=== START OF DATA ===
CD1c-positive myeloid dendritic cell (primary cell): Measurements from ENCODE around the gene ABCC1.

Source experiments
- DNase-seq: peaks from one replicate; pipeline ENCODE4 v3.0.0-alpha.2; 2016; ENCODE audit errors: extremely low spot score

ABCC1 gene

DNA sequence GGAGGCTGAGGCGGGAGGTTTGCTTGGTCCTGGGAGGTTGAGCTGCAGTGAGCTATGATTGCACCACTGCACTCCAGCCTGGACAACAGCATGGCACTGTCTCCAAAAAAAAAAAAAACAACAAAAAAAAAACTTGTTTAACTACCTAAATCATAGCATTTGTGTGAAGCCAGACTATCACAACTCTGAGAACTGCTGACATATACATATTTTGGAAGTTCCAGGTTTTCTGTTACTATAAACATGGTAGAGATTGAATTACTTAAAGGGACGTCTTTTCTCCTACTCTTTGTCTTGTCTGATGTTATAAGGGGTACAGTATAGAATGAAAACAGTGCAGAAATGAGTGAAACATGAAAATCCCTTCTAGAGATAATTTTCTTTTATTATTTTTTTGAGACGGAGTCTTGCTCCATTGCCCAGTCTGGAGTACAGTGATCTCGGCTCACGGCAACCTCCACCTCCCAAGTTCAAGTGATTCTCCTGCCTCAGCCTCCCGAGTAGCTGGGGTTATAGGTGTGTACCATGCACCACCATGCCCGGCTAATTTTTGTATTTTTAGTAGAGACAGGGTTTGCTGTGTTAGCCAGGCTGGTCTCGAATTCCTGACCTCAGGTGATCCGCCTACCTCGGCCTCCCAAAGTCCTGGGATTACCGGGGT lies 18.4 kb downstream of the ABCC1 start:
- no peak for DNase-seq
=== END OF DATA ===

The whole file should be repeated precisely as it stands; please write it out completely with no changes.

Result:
CD1c-positive myeloid dendritic cell (primary cell): Measurements from ENCODE around the gene ABCC1.

Source experiments
- DNase-seq: peaks from one replicate; pipeline ENCODE4 v3.0.0-alpha.2; 2016; ENCODE audit errors: extremely low spot score

ABCC1 gene

DNA sequence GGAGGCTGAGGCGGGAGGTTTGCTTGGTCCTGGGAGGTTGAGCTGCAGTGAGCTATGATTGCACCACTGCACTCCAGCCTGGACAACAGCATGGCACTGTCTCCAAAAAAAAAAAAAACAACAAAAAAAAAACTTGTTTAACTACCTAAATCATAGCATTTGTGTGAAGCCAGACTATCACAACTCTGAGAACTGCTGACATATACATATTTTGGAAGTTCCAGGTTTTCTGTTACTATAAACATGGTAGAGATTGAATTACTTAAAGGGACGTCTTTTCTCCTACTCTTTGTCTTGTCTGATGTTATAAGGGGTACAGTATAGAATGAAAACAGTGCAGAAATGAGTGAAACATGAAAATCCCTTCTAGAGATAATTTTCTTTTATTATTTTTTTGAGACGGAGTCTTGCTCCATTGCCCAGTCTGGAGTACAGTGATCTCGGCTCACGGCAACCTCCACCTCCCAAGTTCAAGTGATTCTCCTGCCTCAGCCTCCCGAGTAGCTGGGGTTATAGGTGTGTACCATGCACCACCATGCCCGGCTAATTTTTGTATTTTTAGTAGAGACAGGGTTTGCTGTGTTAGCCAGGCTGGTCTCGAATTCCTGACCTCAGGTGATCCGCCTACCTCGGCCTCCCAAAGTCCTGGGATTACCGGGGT lies 18.4 kb downstream of the ABCC1 start:
- no peak for DNase-seq